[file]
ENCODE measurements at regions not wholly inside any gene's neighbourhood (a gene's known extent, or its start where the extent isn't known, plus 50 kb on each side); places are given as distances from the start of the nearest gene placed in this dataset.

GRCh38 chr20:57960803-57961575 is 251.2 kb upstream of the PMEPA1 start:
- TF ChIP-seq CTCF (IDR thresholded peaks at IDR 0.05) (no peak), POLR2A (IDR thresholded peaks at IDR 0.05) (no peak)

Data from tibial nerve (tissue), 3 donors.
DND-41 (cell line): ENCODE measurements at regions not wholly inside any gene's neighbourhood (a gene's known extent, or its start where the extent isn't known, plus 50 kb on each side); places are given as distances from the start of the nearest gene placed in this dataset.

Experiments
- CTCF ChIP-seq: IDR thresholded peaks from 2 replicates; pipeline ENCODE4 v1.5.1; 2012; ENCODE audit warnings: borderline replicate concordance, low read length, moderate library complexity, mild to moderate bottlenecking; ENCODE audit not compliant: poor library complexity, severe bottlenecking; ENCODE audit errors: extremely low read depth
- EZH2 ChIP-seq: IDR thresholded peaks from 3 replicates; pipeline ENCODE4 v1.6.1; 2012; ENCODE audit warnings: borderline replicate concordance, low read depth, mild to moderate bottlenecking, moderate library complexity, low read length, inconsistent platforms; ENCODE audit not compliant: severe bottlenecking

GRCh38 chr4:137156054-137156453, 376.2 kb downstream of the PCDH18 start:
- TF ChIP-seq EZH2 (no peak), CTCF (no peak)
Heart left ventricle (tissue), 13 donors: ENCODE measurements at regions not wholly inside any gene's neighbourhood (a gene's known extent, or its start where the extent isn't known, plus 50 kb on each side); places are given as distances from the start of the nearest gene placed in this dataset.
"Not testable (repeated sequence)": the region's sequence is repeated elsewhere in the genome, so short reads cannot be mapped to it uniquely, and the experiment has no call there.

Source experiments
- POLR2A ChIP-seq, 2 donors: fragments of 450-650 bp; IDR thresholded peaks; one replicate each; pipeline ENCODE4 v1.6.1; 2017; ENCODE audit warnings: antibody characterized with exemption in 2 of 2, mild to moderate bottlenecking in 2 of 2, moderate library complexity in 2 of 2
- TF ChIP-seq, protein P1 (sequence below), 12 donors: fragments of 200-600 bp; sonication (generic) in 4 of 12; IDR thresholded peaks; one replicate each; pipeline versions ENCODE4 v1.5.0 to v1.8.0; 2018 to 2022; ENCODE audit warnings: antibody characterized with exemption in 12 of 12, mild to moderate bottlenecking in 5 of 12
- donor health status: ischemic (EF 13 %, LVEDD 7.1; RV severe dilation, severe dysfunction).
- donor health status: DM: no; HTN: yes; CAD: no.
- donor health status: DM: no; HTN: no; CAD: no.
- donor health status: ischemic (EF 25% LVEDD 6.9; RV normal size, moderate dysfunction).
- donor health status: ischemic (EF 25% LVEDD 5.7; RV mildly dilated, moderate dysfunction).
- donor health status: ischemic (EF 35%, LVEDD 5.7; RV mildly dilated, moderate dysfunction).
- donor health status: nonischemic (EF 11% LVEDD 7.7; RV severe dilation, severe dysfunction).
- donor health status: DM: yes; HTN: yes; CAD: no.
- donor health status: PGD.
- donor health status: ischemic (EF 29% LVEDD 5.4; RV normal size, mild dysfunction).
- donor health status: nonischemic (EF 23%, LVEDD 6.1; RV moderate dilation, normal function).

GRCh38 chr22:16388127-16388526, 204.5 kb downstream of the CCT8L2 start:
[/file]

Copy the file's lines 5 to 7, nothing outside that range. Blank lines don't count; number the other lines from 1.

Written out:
DND-41 (cell line): ENCODE measurements at regions not wholly inside any gene's neighbourhood (a gene's known extent, or its start where the extent isn't known, plus 50 kb on each side); places are given as distances from the start of the nearest gene placed in this dataset.

Experiments
- CTCF ChIP-seq: IDR thresholded peaks from 2 replicates; pipeline ENCODE4 v1.5.1; 2012; ENCODE audit warnings: borderline replicate concordance, low read length, moderate library complexity, mild to moderate bottlenecking; ENCODE audit not compliant: poor library complexity, severe bottlenecking; ENCODE audit errors: extremely low read depth